There is a dark cloud looming in storage. Over the last decade, conventional storage platforms have been able to keep up with the demand for ever higher capacity systems at a lower cost per GB, however, the real specter on the horizon is severe and inevitable performance degradation. This degradation of performance is critical because most organisations rely on a scalable facility for servicing I/O to rapidly deliver information to aid in revenue generation. Indeed, resolving the storage I/O performance bottleneck becomes even more critical in a soft economy, when profits are the most elusive.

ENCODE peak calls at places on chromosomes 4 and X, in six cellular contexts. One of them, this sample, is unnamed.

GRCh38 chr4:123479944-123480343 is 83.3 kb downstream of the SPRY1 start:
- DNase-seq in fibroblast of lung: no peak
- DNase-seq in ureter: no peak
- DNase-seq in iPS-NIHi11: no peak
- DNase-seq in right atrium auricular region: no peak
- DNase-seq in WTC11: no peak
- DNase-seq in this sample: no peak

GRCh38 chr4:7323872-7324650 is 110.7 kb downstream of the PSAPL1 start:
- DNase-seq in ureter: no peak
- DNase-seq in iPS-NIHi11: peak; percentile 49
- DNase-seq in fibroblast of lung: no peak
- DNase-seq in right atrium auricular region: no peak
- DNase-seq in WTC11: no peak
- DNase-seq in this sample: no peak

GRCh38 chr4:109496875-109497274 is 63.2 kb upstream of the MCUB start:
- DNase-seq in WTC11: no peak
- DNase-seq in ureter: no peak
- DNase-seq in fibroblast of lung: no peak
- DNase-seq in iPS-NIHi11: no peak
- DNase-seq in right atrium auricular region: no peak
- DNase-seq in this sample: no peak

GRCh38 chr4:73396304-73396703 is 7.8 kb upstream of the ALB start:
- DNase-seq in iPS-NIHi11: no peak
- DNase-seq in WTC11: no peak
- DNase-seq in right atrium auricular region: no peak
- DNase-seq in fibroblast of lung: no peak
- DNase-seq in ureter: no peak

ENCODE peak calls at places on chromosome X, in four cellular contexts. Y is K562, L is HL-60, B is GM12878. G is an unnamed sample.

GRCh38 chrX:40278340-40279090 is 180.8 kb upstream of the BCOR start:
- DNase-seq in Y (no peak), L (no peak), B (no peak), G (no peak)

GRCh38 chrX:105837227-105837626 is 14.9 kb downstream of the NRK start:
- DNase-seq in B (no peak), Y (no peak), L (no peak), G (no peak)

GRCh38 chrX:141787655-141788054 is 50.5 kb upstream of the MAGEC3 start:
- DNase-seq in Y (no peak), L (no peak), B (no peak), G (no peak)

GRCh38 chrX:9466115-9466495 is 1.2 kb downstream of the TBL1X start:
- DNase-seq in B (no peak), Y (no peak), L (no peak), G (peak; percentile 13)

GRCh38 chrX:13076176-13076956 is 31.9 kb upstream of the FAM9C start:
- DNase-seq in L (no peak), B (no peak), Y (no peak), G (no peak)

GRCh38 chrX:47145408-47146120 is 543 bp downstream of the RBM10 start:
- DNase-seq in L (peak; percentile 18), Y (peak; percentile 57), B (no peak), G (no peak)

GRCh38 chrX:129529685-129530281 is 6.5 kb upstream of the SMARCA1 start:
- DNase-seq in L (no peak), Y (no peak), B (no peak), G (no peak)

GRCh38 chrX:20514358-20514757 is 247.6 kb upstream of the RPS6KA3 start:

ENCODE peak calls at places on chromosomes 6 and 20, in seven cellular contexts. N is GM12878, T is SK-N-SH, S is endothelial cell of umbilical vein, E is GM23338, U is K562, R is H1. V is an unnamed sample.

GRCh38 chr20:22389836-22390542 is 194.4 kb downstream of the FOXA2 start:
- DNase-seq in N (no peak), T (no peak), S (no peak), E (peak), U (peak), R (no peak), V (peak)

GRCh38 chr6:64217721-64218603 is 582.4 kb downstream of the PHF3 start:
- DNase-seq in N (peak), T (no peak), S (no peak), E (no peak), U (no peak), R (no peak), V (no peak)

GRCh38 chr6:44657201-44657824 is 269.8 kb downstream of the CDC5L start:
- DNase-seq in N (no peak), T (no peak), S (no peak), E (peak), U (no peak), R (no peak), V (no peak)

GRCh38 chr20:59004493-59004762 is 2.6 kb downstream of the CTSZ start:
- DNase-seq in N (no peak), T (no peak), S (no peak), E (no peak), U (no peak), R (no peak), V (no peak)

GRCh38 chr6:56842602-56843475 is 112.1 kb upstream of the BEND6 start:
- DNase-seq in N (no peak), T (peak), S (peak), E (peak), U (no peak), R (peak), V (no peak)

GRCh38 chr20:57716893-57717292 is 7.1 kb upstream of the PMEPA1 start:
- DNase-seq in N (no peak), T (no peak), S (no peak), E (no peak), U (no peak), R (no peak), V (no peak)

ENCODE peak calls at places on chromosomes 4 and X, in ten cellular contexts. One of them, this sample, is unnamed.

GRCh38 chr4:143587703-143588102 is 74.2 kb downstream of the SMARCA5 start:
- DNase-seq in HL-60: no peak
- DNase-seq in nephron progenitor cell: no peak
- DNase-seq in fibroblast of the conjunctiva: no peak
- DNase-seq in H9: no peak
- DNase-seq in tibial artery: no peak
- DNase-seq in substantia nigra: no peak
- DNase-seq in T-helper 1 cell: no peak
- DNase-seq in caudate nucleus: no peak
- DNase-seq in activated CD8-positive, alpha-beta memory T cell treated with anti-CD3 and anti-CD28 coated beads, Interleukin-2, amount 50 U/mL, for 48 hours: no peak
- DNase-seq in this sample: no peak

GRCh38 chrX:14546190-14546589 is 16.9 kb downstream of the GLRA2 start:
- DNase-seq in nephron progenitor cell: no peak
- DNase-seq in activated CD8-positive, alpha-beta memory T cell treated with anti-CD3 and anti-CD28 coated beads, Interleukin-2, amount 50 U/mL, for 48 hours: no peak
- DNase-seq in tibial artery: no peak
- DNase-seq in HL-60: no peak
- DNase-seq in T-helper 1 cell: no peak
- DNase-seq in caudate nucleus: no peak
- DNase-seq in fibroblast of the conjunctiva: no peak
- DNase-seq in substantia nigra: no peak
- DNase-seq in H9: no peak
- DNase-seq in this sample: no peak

WhitepaperThe Case for Scale-out NASwww.storage-switzerland.comCopyright 2009 Storage Switzerland, Inc. - All rights reservedPrepared by: George Crump, Senior AnalystPrepared on: 7.30.2009Untitled DocumentThere is a dark cloud looming in storage. Over the last decade, conventional storage platforms have been able to keep up with the demand for ever higher capacity systems at a lower cost per GB, however, the real specter on the horizon is severe and inevitable performance degradation. This degradation of performance is critical because most organizations rely on a scalable facility for servicing I/O to rapidly deliver information to aid in revenue generation. Indeed, resolving the storage I/O performance bottleneck becomes even more critical in a soft economy, when profits are the most elusive. What's Causing the Storage I/O Bottleneck?Multi-tenant workloads are at the heart of the problem. Multi-tenant workloads are also known as concurrent/aggregate workloads in which data is shared between multiple users or applications and accessed concurrently by multiple users of the same shared storage resource. These shared workloads and resources are no longer relegated to a few isolated companies whose performance demands are on the fringe of mainstream data center environments. In fact, any organization that is deploying a server virtualization project has by definition a multi-tenant workload demand.There are three basic elements of performance in a data center; the processing power harnessed by servers, the network harnessed by switches and routers, and the storage which consists of the disks harnessed by SAN and NAS controllers also referred to as "NAS Heads". Each of these elements are under constant strain to keep up with the digital demands of their users. Servers and networks have kept pace through added performance and intelligently utilizing that performance, but storage has not kept pace and has become the bottleneck of the enterprise. Now this storage bottleneck has moved beyond being an IT problem and has created a perilous situation for the organization as a whole.Of the two elements that have kept pace with the growing digital demand, compute capability has kept pace via increased performance and increased core density, as well as increased intelligence through server virtualization and scale-out clustering or grid infrastructures. Networks similarly have kept pace with increased bandwidth capacity and intelligent use of that capacity through QoS, prioritization, and efficient use of wide area connectivity. Meanwhile, storage performance has not kept pace. Instead it has remained frozen in the same architectural design for at least a decade; a high performance SAN or NAS controller pair that drives an increasing number of disks. While increasing the number of drives can improve performance, there is a limit to the number of drives these controller pairs can support as well as a limit to the amount of inbound traffic they can sustain. This controller (SAN) or head (NAS) is now the primary bottleneck, limiting improved storage performance.Storage I/O vs. Multi-tenant WorkloadsTo compound this problem, the workload is now changing. Workloads are now multi-tenant with multiple shared servers and networks trying to access storage in this out-dated model. Prior to multi-tenant workloads, a single application coming from a single server could only create a limited number of requests. Multi-tenant workloads, running either through multiple virtual machines on a single physical server or through a single application scaled across many physical servers in a cluster or grid, can now generate hundreds if not thousands of requests for storage I/O. The impact is that these requests saturate the storage controller (or head) and the applications or servers have to wait for it to catch up, which in turn delays processing, eventually costing organizations money and limiting productivity.A multi-tenant workload is one that typically has multiple owners or users at any given point in time. The presence of these multi-tenant workloads is increasing in quantity and in capacity. They are no longer uniquely restricted to a limited number of enterprises but are in fact very common in some form in almost every enterprise today. Many enterprises now have multiple sources of these workloads. The Case for Scale-Out NAS7/30/2009 Page 2 of 9Untitled DocumentAt a minimum any organization implementing server virtualization today can have multi-tenant workloads; in some cases 20 or 30 virtual servers coming from a single physical server. NAS storage systems have become one of the preferred methods for delivering storage services to the virtual hosts and the access patterns of the virtual machines are inherently random. Storage performance scaling in virtual environments becomes critical as one or more virtual machines begin to consume all the available storage I/O resources which then adversely affects performance across all the other virtual machines on that host, creating a domino effect of lowered performance and lowered confidence in the virtualization project.Beyond the very common virtual server use case, there is also a rise in the more traditional case of multi-tenant workloads; multiple processing servers grinding through a job. These workloads are not limited to the common example of simulation jobs similar to those found in chip designs or processing SEG-Y data in the energy sector. There are many others; DNA sequencing in bioinformatics, engine and propulsion testing in manufacturing, surveillance image processing in government, high-definition video in Media and Entertainment, and many Web 2.0-driven projects. Storage I/O performance is critical in these environments because work essentially stops while the processing or simulation job completes. When these jobs stop, so typically does the organization s ability to create revenue. To get around these delays timing of job runs becomes critical to minimize user impact but even with the best planning possible, user productivity will suffer. When that productivity suffers, so does organizational profitability. Another compounding factor is that all of these data sets have increased in complexity in recent years, becoming more granular, shifting to three dimensions, or significantly increasing color depth. This granularity not only increases the physical size required to store this data but also the processing and storage I/O required to create, modify, analyze or test the data.In all cases reliable, predictable, scalable storage I/O performance is critical. For example, an integrated circuit designer may need to run a simulation on a particular chip design. As with other environments, this data set is becoming significantly more complex and detailed. In the case of chip design, the chips become smaller or the number of functions on the chip increase. There is a tremendous need in these environments for synthesis and regression testing. As a result the time required to process a simulation of the chip takes longer and longer. It is not uncommon for this type of job to take from three days to an entire month to run. There are two bottlenecks in this process; the time required for the CPU to process the data and the time for the storage to read and write the simulation scenarios. In the virtual server example, the VMs are almost purely random by nature. While the virtual machines don't have to wait for a particular VM to finish its task, if one VM becomes busy it can dramatically impact performance of the other systems. As in the case of simulation-type workloads, the storage I/O pattern on these systems is as large as it is random.The Storage I/O BottleneckWhile it is necessary to address all of the performance bottlenecks, computer, network and storage, often the most challenging for these environments is handling the storage bottlenecks. The compute bottlenecks are well understood and can be dealt with by allocating a higher quantity of faster processors through techniques like clustered and grid computing or simply leveraging Moore's law: In 1965, Intel co-founder Gordon Moore noticed the number of transistors per square inch on integrated circuits had doubled every year since their invention. Moore predicted the trend would continue for the foreseeable future. Since then the power of microprocessor technology doubles and its costs of production fall in half every 18 months.Storage Switzerland, LLC 7/30/2009 Page 3 of 9Untitled DocumentIn similar fashion, networking has increased bandwidth via techniques like trunking or multi-homing. These techniques will adequately handle the compute and network element of the bottleneck and are also well understood. Storage on the other hand has not benefited by a similar Moore's law. While capacities have continued to increase, speed of the disk system has not. This leads to the use of more disk per controller or head and results in the storage I/O bottleneck.What is lacking from most storage manufacturers is a similar scale-out model, as the current dual controller systems quickly become saturated by these workloads, especially many NAS-based systems. Because of the shared nature of these systems, Network Attached Storage (NAS) should be an ideal storage platform for multi-tenant workloads. Unfortunately because of these workloads highly random data access patterns and very high number of storage I/O requests, either from a single server with multiple requests in the virtual server example, or a single application making requests from multiple physical servers, single or even clustered, NAS heads and ports can quickly become a severe bottleneck. The result is that many organizations turn to a shared SAN, which is not by its nature shared, nor is it as easy to manage as a single NAS file system. It too will still lead to bottlenecked storage performance, which again not only slows the business down, limits employee productivity, and eventually loses the organization money, but also adds greater complexity to an already complex environment.In either the SAN or NAS case, job runs tend to produce a significant number of sequential and random writes requiring an equally large amount of very random reads. This is a deadly combination that renders most cache on these storage systems useless because they are too small to have a high degree of cache hits. The result is that in addition to these bottlenecks most if not all requests have to come from the drive mechanism, not the cache that supports it, further lowering performance.Solving the Storage I/O ProblemAs these workloads become more prevalent across the enterprise, the ideal solution is to solve the NAS bottleneck and establish an easy to manage, high-performance NAS infrastructure -- for many organizations it has become an absolute imperative. One potential solution is to apply the same methodology behind clustered computing to the storage I/O platform. Build a scale-out NAS solution that increases both storage I/O performance and storage I/O bandwidth in parallel to each other. This would allow for the scaling of the environment, as the workload demanded it. Additionally it would also allow coherent use of memory within the NAS solution creating a very large but cost-effective cache. Finally it would keep the inherent simplicity of a NAS environment as opposed to the more complex shared SAN solution. An increasing number of customers are searching for ways to solve the challenge brought on by multi-tenant workloads and are being challenged first to identify where the performance problem is, and then to solve the problem. In short they are struggling with using legacy storage to address a modern challenge. Using Legacy Storage to Address a Modern ChallengeWhile the demand for capacity is being met, although not perfectly, the need for a scalable I/O model for storage is not keeping pace. This is particularly true when compared to the scalable models that are being implemented for compute and network performance. As a result, storage professionals are spending an inordinate amount of time trying to design solutions to address these performance issues but are being severely limited by legacy solutions. The Case for Scale-Out NAS7/30/2009 Page 4 of 9Untitled DocumentConfirming a Storage I/O ProblemThe first step before creating a solution to a storage I/O performance problem is to validate exactly where in the environment that problem exists. When identifying a storage bottleneck it makes sense to first look at overall CPU utilization within the compute infrastructure. If utilization is relatively low (below 40%), then the compute environment is spending 60% of its time waiting on something. What it is typically waiting on is storage I/O. To confirm the existence of a storage bottleneck, system utilities like PERFMON provide metrics which offer insight into disk I/O bandwidth. If there is not much variance between peak and average bandwidth, then storage is likely the bottleneck. On the other hand, if there is a significant variance between peak and average disk bandwidth utilization but CPU utilization is still low, as outlined above, then this is a classic sign of a network bottleneck. In the legacy model of a single application to a single server environment, the first step is to add disk drives to the array and build RAID groups with a high population of drive spindles. The problem is that a lone application on a single server can only generate so many disk I/O requests simultaneously and to perform optimally, each drive needs to be actively servicing a request. In fact, most manufacturers recommend that an application generate two requests per drive in the RAID group to ensure effective spindle utilization. As long as there are more simultaneous requests than there are drives, adding more drives will scale performance until you saturate the storage system controller or NAS head. The legacy model, in most cases, can't generate enough I/O requests to feed drive mechanisms and saturate the performance capabilities of the controller or NAS head. In fact, the traditional storage manufacturers are counting on the legacy model, because any other scenario exposes a tremendous performance-scaling problem with their systems.Storage Performance Demands of the Modern Data CenterThe modern data center no longer resembles the legacy model. In general, the modern data center consists mainly of high performance virtualization servers that participate in what is effectively a large compute cluster for applications. Each of the hosts within these clusters has the potential to house multiple virtual servers; each with its own storage I/O demands. What initially began as servers merely hosting 5 to 10 virtual machines has led to servers with the potential to hold 20 to 30 virtual machines per server. Today, 30 very random workloads per host in the virtualized cluster, easily scaling up to 300+ physical machines in a virtual cluster supporting 1,000 plus virtual workloads is not uncommon, driving multiple storage I/O requests. Consequently, current VM environments can easily demand high drive counts within storage arrays. This significantly heightens the risk of saturating the controllers or heads of current storage platforms. Furthermore, in many environments there are specialized applications that are the inverse of virtualization -- a single application is run across multiple servers in parallel. As stated earlier these applications are not limited to a few commonly cited examples of simulation jobs but cover a broad range of projects. Many, if not most, companies now have one or multiple applications that fall into this category. As is the case with server virtualization, these applications can create hundreds if not thousands of storage I/O requests. Once a high enough concentration of disk drives is configured in an array, the limiting performance factor shifts from drive resource availability to a limit on the number of I/O requests that can be effectively managed at the controller level. Storage Switzerland, LLC 7/30/2009 Page 5 of 9Untitled DocumentThe Key IssuesThe modern data center now faces two key issues. First, because of the high storage I/O request nature of these environments, even if adding drive count to the system scales performance, there is often a limitation on the size of the file system. This limitation forces the use of very low capacity drives which considerably increases the expense of the system. Alternatively, if drives that strike a better price for capacity ratio are used, the file system size limitation also limits the population of drives that can be added to a file system assigned to a particular workload, thus limiting the overall performance potential. Neither option is ideal. The challenge is that storage systems have to continually evolve to provide ever higher drive counts and capacities to achieve efficiencies that make sense. Likewise, file systems must be able to leverage increasingly higher disk drive counts in order to play into the efficiencies of that model. Regardless, higher drive counts will eventually lead to saturation of the storage controller or NAS head. This is the reason that there is typically a performance bell curve on storage system specification. While a given storage system may support 100 drives, it may reach its peak performance at only half its published capacity -- 50 drives. Searching for a High Performance Storage SolutionAs discussed, throwing drive mechanisms at the problem quickly exposes a more difficult bottleneck to address -- the storage controller or NAS head. The traditional solution to this bottleneck was to add increasingly more horsepower in a single chassis. If it was eventually going to require a V12 engine to fix the storage controller, buy the V12. With the equivalent of a V12 storage controller or NAS head engine in place, disk drive count would have a chance to scale to keep up with storage I/O requests. This V12 storage engine often has additional storage I/O network ports connecting the SAN or NAS to the storage infrastructure.There are several flaws with this technique. First, especially in a new environment or for a new project, there may not be a need for that much processing power upfront. If all that is required is a V4, why pay for a V12 now? This is especially true for technology where the cost of additional compute power will decrease dramatically in price over the next couple of years. In essence purchasing tomorrow s compute demand at today's prices results in a dramatic waste of capital resources. Second, it is likely that as the business grows and the benefits to revenue creation and CAPEX controls of server virtualization or compute clustering are realized, there will be a need to scale well beyond the current limitations of the V12 example. The problem is there is no way to simply add two more cylinders to a V12. Instead, a whole new engine must be purchased.This requirement may come from the need to support additional virtualization hosts with even denser virtual machines or increased parallelism from a compute grid. It could also come from the storage controller or NAS head being saturated by the number of drives it has to send and receive requests. Unfortunately, the upgrade for most storage systems is not granular. If all that is needed is more inbound storage connectivity, the whole engine must be thrown out. Throwing the engine out has a dramatic impact well beyond the additional cost of a new engine. Now work must all but stop while decisions are made as to what data to migrate, when to start the migration and then wait for the migration to complete. This, especially in some of the simulation environments where data sets can be measured in the hundreds of TB's, could take weeks if not longer to migrate. Finally, even if the organization could justify the purchase of a V12 storage engine, rationalize the eventual need to buy a V16 in the future and deal with the associated migration challenges, there is still the underlying problem of file system size. Most file systems are limited to a range of 8 to 16TB's. While some have expanded beyond that they do so at the risk of lower performance expectations. The Case for Scale-Out NAS7/30/2009 Page 6 of 9Untitled DocumentAs stated earlier, the impact of limited file system size is manifested in both the inherent limit itself as well as the limited number of spindles that can be configured per file system. Again if higher capacity but similar performing drives are purchased, it no longer takes many drives to reach the capacity limitations of a file system.File system limitation also impacts the speed at which new capacity can be brought online and made available to users. While many storage solutions feature live, non-disruptive disk storage capacity upgrades and some even allow for uninterrupted expansion of existing LUNs or file systems, these niceties break when a file system reaches its limit. When a file system is at its maximum size, the new capacity has to be assigned to a new file system. Then time has to be spent deciding which data to migrate to the new file system. In this instance, down time often is incurred while the data move takes place.One potential work around for limited file size is virtualized file systems that logically sew two disparate file systems together, even when the components of the file systems are on different storage controller heads. While these solutions work well to help with file system and storage management, they do little to address storage performance challenges. This is because the level of granularity is typically at a folder level or lower. As a result, the individual heads or storage controllers cannot simultaneously provide assistance to a hot area of a particular file system and once again the single head or controller becomes the bottleneck.As stated earlier NAS is potentially a preferred platform for these applications but many customers look to a SAN to address some of the performance problems. Reality is that both storage types have the similar limitation of being bottlenecked at the data path going into the storage controller or NAS head, or being bottlenecked at the processing capability of the controller/head itself. The Answer is in front of usThe answer for solving the storage I/O problem is to leverage the same technology that moved the bottleneck to the storage in the first place. Scale-out the storage environment similarly to the infrastructure now common in the compute layer. By developing the clustered approach pioneered by Isilon's Scale-out NAS, infrastructure drive spindles can be added to match the number of requests by the compute platform on a pay as you grow basis without worrying about hitting the performance wall of legacy storage systems. Solving the Storage I/O Performance Bottleneck with Scale-out NASA performance bottleneck caused by multi-tenant workloads and server virtualization, that users have to "live with", can cost companies revenue, customers, or a competitive advantage, all of which may adversely affect profits and long-term viability. As stated earlier, for many storage engineers the gold standard for improving performance is simply adding more hard disk drive mechanisms to the storage system. This approach only works, however, as long as there are more requests from the storage system than there are drives to service those requests. As a result, storage performance will continue to scale as drives are added. In this scenario, most server applications eventually become their own storage bottleneck because at some point they will not be capable of generating enough requests to the storage system to sustain drive additions. The challenge that multi-tenant workloads introduce is they can easily generate more requests than conventional storage systems can support---regardless of drive count. Essentially the bottleneck moves from a lack of available disk drive mechanisms for servicing I/O to the storage controller or NAS head itself.Storage Switzerland, LLC 7/30/2009 Page 7 of 9Untitled DocumentThe solution for this problem is found within the very same high I/O workloads that created it to begin with -- server virtualization and/or grid compute environments. These environments allow multiple tenant applications to either live on a single physical server or allow a single application to scale across many servers. The same architecture design is now available for storage. In fact, companies like Isilon Systems are providing scale-out NAS built on a clustered architecture that allows for a scalable, high IOPS NAS to address both short term and long term storage I/O performance bottlenecks.Symmetric Architecture The first step in designing scale-out NAS storage is to base it on a symmetrical architecture that enables a series of nodes to be grouped together to act as a single entity. In this clustered architecture, multiple industry standard servers can be equipped with SAS drives and network connections to form a node. Each node can be bonded together through either an Infiniband Network or an IP Network.Symmetrically Aware File SystemIndividual nodes are united through software intelligence to create a symmetrically aware file system capable of leveraging disparate components into a single entity. When this file system is applied to the hardware nodes, it creates a high IOPS NAS cluster that can address the challenges of today's and tomorrow's multi-tenant workloads.Eliminating the Storage Compute BottleneckAs stated earlier, with the emergence of multi-tenant workloads, no matter how large a traditional storage system is scaled, no matter how many drives are used, eventually the I/O capabilities of the storage compute engine become the bottleneck. The value of a scale-out NAS configuration is that the storage compute engine is no longer confined to a single system and a single set of controllers or heads, as is the case in a traditional NAS. With a symmetrically aware file system, such as OneFS from Isilon, each node in the cluster provides storage compute resources. In fact, it can also ensure that all the nodes in the cluster actively participate. By comparison, some clustered storage solutions must designate a primary set of nodes, typically two, for each request. While these systems benefit from the redundancy of a cluster, they often have the same performance bottleneck of a traditional NAS. With a cluster-aware file system, each file is broken down into small blocks and those blocks are distributed throughout nodes on the cluster. As a result, when a file is needed, multiple nodes in the cluster are able to deliver the data back to the requesting user or application. This dramatically improves overall performance, especially when hundreds, if not thousands, of these requests are made simultaneously from a multi-tenant application. Compared to traditional storage solutions where performance flattens out long before the system reaches its theoretical maximum drive count, the symmetrical design of a scale-out NAS system allows performance to scale linearly as nodes are added. Each node in the cluster delivers additional storage capacity in the form of drives, additional cache memory, storage network I/O in the form of inter-cluster connections, and additional connections out to the users. What s more, each node contains additional processing power capable of addressing both external and internal (such as replication, backup, snapshot management and data protection) requests. The Case for Scale-Out NAS7/30/2009 Page 8 of 9Untitled DocumentBeyond Enterprise ReliabilitySince multi-tenant environments often support hundreds of applications, it is critical that they actually provide higher levels of reliability beyond the standard five 9 s offered by enterprise-class storage systems. A failure in storage can affect hundreds of applications or the performance of a mission-critical, revenue-generating compute cluster. These workloads also can't be subject to a one size fits all RAID protection scheme. Some applications or even specific files may demand specialized data protection so they can remain operational beyond multiple drive or node failures. The symmetrical nature of a clustered high IOPS NAS typically delivers beyond enterprise-class reliability. First, there is the inherent value of any clustered environment due to the redundant nodes. When coupled with a file system, like Isilon's OneFS that is fully storage cluster-aware, the platform can deliver granular levels of protection at an application or even file level. This allows for not only data availability and accessibility, in the case of multiple drive or node failures, but also rapid recovery. Conventional storage systems that are limited to two controllers or heads must process the rebuilding of a failed drive in conjunction with its other tasks. As a result, these systems can take 10+ hours to recover today's high capacity drives. Furthermore under a full load, the time to recover can increase to 20 hours or more. Multi-tenant workloads by their very nature are almost always under a full load and as a result, incur the worst case rebuild times.Cost-Effective - Pay as you Grow PerformanceFinally, performance has to be cost-effective and justifiable. Theoretical high-end storage systems provide a top level of performance by utilizing specialized and expensive processors. Until the environment's storage performance demands scale to match the capabilities of these processors, the investment in them represents wasted capital. Ironically, soon after the environment s performance demands have matched the capability of the specialized and expensive processor, they quickly scale right past the capabilities of that processor. What is needed is a solution that can start with a small footprint and scale modularly to keep pace with the growth of the environment. Scale-out NAS is the embodiment of a pay as you grow model. The cluster can start at the precise size required to meet the performance and capacity demands of the environment, allowing the upfront investment to match the current need. Then as the environment grows, nodes can be added which improve each aspect of the storage cluster -- capacity, storage performance and storage network performance. Most importantly, like their compute cluster brethren, NAS storage clusters can take advantage of industry-standard hardware to keep costs down and enable the NAS cluster vendor to focus on the abilities of the storage system, not on designing new chips.The challenge of multi-tenant workloads can ideally be addressed by a highly scalable but cost-effective NAS. A scale-out NAS storage system allows you to leverage the simplicity of NAS maximizing IT efficiency while at the same time outpacing the performance capabilities of most legacy storage architectures. Any organization planning to deploy a multi-tenant workload, whether it is as common as a virtualized server environment or a more specialized revenue-generating compute cluster or application, should closely examine a scale-out NAS solution to fulfill their storage needs. Storage Switzerland, LLC 7/30/2009 Page 9 of 9